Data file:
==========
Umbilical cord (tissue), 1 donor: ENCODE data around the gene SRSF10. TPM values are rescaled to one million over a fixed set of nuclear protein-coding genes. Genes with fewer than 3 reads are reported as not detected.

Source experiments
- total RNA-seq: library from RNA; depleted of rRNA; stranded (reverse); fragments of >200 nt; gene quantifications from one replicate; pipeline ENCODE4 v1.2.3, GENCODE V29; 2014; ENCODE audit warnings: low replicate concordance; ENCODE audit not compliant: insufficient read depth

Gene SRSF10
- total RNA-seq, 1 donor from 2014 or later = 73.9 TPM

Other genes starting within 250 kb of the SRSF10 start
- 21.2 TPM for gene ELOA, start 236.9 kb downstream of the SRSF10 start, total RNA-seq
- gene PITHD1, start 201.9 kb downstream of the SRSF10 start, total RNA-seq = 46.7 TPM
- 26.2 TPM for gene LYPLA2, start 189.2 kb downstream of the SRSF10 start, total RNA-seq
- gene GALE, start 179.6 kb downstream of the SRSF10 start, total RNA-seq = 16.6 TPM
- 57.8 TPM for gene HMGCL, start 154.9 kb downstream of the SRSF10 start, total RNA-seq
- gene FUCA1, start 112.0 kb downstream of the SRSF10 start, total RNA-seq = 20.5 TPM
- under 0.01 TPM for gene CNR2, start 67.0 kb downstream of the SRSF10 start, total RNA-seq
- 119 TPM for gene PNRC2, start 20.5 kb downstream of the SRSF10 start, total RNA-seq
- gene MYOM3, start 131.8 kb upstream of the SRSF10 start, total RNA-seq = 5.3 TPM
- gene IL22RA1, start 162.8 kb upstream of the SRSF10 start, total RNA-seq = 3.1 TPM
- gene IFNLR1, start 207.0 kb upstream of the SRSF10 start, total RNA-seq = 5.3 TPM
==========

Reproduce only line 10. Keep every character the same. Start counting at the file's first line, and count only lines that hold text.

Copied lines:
- gene GALE, start 179.6 kb downstream of the SRSF10 start, total RNA-seq = 16.6 TPM